Other studies report the incidence of needlestick events associated with burnout syndrome. 21.6% had at least one event; of these, 86.1% involved sharps, and 13.8% mucocutaneous exposure. Accidents occurred mainly in the morning shift with 49%, in the first four hours of work in 69.1%, at the medication preparation table in 81.1%, during medication administration in 55.4%, and before the activity in 54.4%. In the needlestick events, 41% was from glass from the vial, 89.9% occurred in the fingers, and in 12.5% ​​there was presence of contaminated blood. Of mucocutaneous exposure accidents, 85.7% involved splashing into eyes, and 77.8% contact with urine, saliva, or secretions. 10% of the injured reported the event, and a relationship was established between the events and an average age of 32.9 years, as well as between accidents and time of service of 7.5 years.

Thus, the crude rate of work accidents in nurses was 215.9 per 1,000 people, and the highest rates occurred in the group of nurse practitioners and those working in the surgery department.15

A study in Mexico analyzed 288 reports of exposure to occupational accidents, in which nurses predominated, followed by physicians. Accidents for cleaning staff accounted for 19.09%. Dentists and X-ray staff made reports eventually.16

In Havana, Cuba, a study was done about health workers’ occupational risk of exposure to sharps, through a survey on accidental injuries and punctures applied to 1208 workers in eight health units. Of these, 22% reported accidents with needlesticks, and the workers most at risk were surgeons, nurses, laboratory technicians, and dentists. 20.9% of health workers had acquired some contagious disease in relation with patients; 10.8% reported having had hepatitis, and 3.06% hepatitis B and C. This occupational risk is frequently reported by health personnel and is a significant cause of occupational morbidity.17

For decades it has been recognized that the work of nurses in the hospital setting has different effects on physical and mental health, which are associated with workloads, the complexity of the procedures performed, proximity or confrontation with patient death (which generates prolonged job stress and the risk of health problems from the comprehensive care of patients with infectious and contagious diseases during work). It has been observed that nurses mostly present clinical manifestations of burnout syndrome due to responsibility at work; for example, in emergency situations, they take on responsibilities they are not fully trained for due to the absence of medical staff.18

Other causes are linked to specific aspects of the infrastructure, such as poor lighting in night shifts, inadequate or insufficient space to do the work, ambiguity in assigning roles to nurses, lack of staff to provide adequate attention to users, and, sometimes, continuous criticism of their work from other health professionals.

It is considered that during their daily work nurses engage in activities that expose them to musculoskeletal injuries and harm from physical overwork. In surgical areas, the risks are related to the workplace, microclimate, lighting, radiation, biological hazards, ergonomics, stress, adopting difficult positions in very complicated procedures, or working on flooring with heavy material in torsion. In intensive care services, nurses also have the risk of some infectious diseases from the comprehensive management of patients with problems of this nature. It is important to note the existence of a significant percentage of accidents related to so-called effort injuries, from the continuous mobilization of patient for tests or changing their position in bed. Nurses are also exposed to psychosocial risks arising from night work; regarding years of service, this is greater among staff starting at two years and decreases after 21 years of work.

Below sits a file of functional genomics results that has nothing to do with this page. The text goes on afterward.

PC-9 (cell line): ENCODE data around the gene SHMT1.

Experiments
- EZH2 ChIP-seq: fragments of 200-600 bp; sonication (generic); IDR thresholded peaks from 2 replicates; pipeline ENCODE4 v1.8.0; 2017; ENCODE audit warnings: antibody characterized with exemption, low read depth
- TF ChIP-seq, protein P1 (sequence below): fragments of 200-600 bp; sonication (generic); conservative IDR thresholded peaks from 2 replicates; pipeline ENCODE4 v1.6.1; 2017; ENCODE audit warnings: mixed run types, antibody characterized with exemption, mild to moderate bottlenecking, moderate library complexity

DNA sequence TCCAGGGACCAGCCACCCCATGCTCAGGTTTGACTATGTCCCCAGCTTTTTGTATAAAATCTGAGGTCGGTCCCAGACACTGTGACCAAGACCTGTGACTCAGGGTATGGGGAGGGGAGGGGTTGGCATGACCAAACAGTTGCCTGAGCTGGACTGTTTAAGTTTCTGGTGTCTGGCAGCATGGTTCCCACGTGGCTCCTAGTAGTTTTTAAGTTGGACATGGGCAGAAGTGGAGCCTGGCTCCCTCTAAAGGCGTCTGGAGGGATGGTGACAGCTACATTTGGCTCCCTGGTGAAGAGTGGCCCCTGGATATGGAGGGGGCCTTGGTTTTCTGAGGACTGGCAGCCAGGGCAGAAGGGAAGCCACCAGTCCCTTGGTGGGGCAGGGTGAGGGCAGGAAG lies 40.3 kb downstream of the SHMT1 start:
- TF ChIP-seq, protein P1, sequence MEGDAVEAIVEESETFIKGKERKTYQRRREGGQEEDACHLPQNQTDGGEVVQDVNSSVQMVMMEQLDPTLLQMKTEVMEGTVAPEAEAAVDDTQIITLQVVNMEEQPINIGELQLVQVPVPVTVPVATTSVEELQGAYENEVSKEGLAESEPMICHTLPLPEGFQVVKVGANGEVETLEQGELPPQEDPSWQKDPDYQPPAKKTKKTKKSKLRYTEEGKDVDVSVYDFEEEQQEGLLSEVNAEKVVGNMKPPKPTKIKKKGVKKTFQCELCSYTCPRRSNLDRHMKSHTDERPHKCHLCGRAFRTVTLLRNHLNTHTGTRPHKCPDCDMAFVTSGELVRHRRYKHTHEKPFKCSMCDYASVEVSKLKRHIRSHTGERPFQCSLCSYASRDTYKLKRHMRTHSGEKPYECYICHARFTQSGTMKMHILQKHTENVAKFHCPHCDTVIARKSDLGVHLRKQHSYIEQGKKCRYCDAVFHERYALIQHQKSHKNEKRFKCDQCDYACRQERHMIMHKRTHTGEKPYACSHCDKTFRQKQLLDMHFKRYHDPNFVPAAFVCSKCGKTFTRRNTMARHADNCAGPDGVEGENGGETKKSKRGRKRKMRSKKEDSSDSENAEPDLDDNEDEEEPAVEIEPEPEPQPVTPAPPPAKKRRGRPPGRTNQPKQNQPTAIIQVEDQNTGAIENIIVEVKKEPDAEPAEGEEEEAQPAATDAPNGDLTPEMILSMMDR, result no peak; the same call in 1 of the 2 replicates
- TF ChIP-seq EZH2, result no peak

If we analyze that humans over millions of years have gradually evolved in tune with the rhythms and cycles of nature, it results that nurses with fixed night shifts are at risk of desynchronization of their circadian biological rhythms, which can cause alterations in digestive, cardiovascular, and mental disorders, which reduces the duration and quality of sleep, in addition to producing familial disturbances. It is important to note that these symptoms, like musculoskeletal symptoms from repetitive strain, are hardly recognized in occupational cases.


A cross-sectional study was conducted to determine the prevalence of burnout syndrome in nurses working in 16 hospitals of the Secretaría de Salud and in five hospitals in the Instituto de Seguridad y Servicios Sociales de los Trabajadores del Estado (ISSSTE) in the State of Hidalgo. A survey was applied to 535 nursing workers, which included Maslach Burnout Inventory (MBI). The sample was calculated with Open Epi program, version 3.01, based on the formula for proportions and a reliability of 95%, 40% prevalence, and sampling error of 0.05. The criteria for selecting subjects were: active nursing staff at the designated hospitals, having work experience of more than two years, and voluntarily agreeing to participate in the study.

Before collecting the information, necessary steps were taken with the hospital directors and head nurses, and fieldwork logistics were established, which would allow a representative sample of all nurses working in the hospital regardless of the shift and service that they work.

Surveys were self-administered after signing the informed consent. SPSS version 19 was used for analysis. Statistical analysis was performed at a descriptive level for numerical and categorical variables, plus Chi-squared tests for categorical variables.